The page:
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1948-49 Theatre Catalog, 7th Edition, Page 254 (243)

1948-49 Theatre Catalog, 7th Edition
1948-49 Theatre Catalog
1948-49 Theatre Catalog, 7th Edition, Page 254
Page 254

1948-49 Theatre Catalog, 7th Edition, Page 254

Survey of All Current ln-car Speakers

A Resume of Statistical Data, Styling. Construction, Weatherprooiing and Special Features Claimed by Each

Outdoor electronics achieved increasing popularity in 1948 with new drive-in theatre in-car speakers appearing in a wealth of types and models. The following survey lists the offerings of the slightly more than dozen companiesvwhich The Editors believe. represent the principal sources of supply. Because an in-car speaker is a small and relatively simple piece of equipment, different areas occasionally come up with a new manufacturer. But those here analyzed have the virtue of national distribution,#and many are the product of old established industry names. Data presented includes (depending on the amount of information released to THEATRE CATALOG by each company): speaker construction and design, junction-box construction and design; weatherproohng, and special features claimed for the. model. For more detailed information on any speakerand especially in reference to its adaptation to a specific locationethe reader is referred to the company which manufactures it.


The National Auto Voice in-car speaker unit manufactured by the Drive-Iii Theatre Equipment Company, Inc., utilizes 9. 51,4" speaker employing a 1.45

AUTOVOICE AC8 speaker with concession signal.


ounce slug permanent magnet. Integral voice coil is wound on aluminum foil and the air gap provided is 1.5 thousandths larger than PMA specifications require. Design of the unit is unique in that the speaker is mounted from yoke position rather than from front, thus providing protection from direct rain. Volume is effectively and easily controlled by a knurled wheel located in a recess on the side of the speaker housing.

In severe testing, the Auto Voice speaker is claimed to have withstood 200 hours in corrosive salt spray without deterioration or damage to the securing glues. And after a drying period and another gruelling 100 hours in salt spray, reproduction remained unimpaired.

The junction box is finished in krinkled maroon. For additional protection the speaker cabinets are first rustproofed, then primed, and finally finished in automotive nonechipping enamel. In corrosion-testing, these cabinets are claimed to have withstood a 200-hour salt spray test.

The Auto Voice speaker is designed for both easy installation and handling. The special pipe flange at the bottom of the junction box will receive pipe up to 2.5" O.D., without threading; and the handle on top of the speaker unit enables each customer to remove and to replace the speaker cabinet with ease.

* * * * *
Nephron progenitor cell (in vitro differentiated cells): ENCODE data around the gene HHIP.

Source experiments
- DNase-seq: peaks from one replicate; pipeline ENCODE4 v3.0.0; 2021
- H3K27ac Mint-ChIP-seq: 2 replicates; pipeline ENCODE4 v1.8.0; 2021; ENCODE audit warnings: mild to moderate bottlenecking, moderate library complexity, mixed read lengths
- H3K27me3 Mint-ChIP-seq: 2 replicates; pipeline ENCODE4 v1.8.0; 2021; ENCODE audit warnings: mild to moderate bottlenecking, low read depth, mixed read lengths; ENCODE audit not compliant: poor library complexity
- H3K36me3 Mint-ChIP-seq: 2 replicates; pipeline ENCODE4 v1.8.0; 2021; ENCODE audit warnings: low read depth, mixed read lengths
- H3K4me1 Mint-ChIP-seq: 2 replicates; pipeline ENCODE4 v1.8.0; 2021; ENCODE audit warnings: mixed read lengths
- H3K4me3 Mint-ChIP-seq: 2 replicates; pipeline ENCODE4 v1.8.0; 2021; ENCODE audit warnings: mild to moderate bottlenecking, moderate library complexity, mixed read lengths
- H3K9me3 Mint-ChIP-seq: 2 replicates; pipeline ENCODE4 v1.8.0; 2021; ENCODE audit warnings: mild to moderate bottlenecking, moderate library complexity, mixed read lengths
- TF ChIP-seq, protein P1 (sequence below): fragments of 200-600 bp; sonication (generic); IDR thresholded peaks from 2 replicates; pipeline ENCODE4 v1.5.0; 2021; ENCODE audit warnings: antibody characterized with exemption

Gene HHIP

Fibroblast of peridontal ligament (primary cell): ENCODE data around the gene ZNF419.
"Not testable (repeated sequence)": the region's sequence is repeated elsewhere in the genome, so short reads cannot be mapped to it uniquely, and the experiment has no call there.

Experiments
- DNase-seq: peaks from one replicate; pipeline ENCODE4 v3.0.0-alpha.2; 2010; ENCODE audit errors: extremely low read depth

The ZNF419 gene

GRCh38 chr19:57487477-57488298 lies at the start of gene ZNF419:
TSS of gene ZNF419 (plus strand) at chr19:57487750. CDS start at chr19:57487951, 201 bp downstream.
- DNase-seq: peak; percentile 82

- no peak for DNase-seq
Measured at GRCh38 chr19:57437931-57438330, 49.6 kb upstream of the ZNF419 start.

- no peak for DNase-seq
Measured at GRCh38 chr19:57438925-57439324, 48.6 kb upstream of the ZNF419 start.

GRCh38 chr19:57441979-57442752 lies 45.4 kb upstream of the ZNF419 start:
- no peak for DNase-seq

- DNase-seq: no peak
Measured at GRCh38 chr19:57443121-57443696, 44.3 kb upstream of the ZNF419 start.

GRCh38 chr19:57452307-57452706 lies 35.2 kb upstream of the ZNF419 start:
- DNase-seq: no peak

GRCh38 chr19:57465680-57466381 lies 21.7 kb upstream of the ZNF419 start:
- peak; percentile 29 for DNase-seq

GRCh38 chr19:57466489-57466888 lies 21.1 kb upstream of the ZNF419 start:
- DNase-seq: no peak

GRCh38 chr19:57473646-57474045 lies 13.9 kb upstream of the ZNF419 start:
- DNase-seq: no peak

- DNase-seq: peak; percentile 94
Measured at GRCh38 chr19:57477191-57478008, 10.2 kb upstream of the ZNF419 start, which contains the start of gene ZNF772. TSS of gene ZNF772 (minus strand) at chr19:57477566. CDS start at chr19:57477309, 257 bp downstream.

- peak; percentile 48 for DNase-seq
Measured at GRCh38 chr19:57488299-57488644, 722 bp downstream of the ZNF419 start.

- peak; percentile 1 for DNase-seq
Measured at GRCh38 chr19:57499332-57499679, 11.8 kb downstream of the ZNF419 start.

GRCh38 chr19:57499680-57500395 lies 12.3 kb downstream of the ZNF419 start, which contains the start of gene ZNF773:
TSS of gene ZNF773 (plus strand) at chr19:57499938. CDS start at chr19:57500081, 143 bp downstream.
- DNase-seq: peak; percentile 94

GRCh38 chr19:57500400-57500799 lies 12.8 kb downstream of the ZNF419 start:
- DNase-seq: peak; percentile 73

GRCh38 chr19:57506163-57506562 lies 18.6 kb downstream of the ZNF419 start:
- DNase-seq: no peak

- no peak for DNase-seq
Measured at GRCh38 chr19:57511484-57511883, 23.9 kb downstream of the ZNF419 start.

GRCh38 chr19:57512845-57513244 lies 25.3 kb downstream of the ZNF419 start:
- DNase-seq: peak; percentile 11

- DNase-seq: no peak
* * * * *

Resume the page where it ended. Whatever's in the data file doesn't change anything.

The most unique feature of this speaker is its talk-back system. A reversing button on the side of the cabinet permits any customer in the speaker equipped area to call his or her order directly into the concession boothethis makes for both efficiency and increased comfort since the customer does not have to miss any of the show in order to restoke; and the candy and popcorn merchants know exactly where specific demands are arising. The patented talkback system is said to be a very practical and convenient method for increasing concession sales.

Wiring for the talk-back system is not associated with the sound wires. It consists essentially of a separate shielded cable extending to each channel, paralleling the speakers in the channel and terminating at each channelis console. (Note: A channel in this system means an arbitrarily designated subdivision of the entire speaker area see diagram).

When the reversing button is pressed, the reversing switch momentarily breaks the normal sound reproduction on that speaker for as long as the button makes contact. Operation of this unique signal system in no way interferes with the sound reception on any other speaker.

The system is practically foolproof. l'ranksters are foiled by the use of number combinations and alphabetical] ar

rangements which make it almost impossible to give false location data to the concession stand without it becoming instantly obvious. In fact, one operator has the car-hops themselves place orders from the field. If multiple orders come in on the same channel, the customers can all hear each other and the operator; and can take turns calling in their orders. To party-line telephone users, this will pose no problems.

Other Miscellaneous Equipment

Other associated Auto Voice equipment includes ramp control panels, ramp light transceiver for traffic control, and a separate in-car heating unit. This last item, the heater, is entirely separate from the speaker for reasons of safety. It is plugged into the post by a connector, that easily disconnects or pulls out if an absent-minded patron forgets to remove the heater from his car before he drives olf. Otherwise, if the cable were severed, 110 volts on the loose could severely shock or even electrocute the guilty party or even an innocent bystander. Regardless of the, choice of victim, resultant lawsuits could be disastrously costly. The manufacturer recommends that the heater be plugged in and removed by an attendant, thus eliminating customer-handling entirely.

The heaters are manufactured in 100 and 250 watt sizes. For both sizes, several circuits or feeders are required in order to carry the load safely. Usually, the load can be controlled by allowing only a limited number of heaters to be in use at the same time.

1948 AUTO VOICE CENSUS: Fifty driveein theatres (location not given) equipped with Auto Voice in-car speakers.

AUTO VOICE AC 1 lower-priced speaker.
1948-49 Theatre Catalog, 7th Edition, Page 254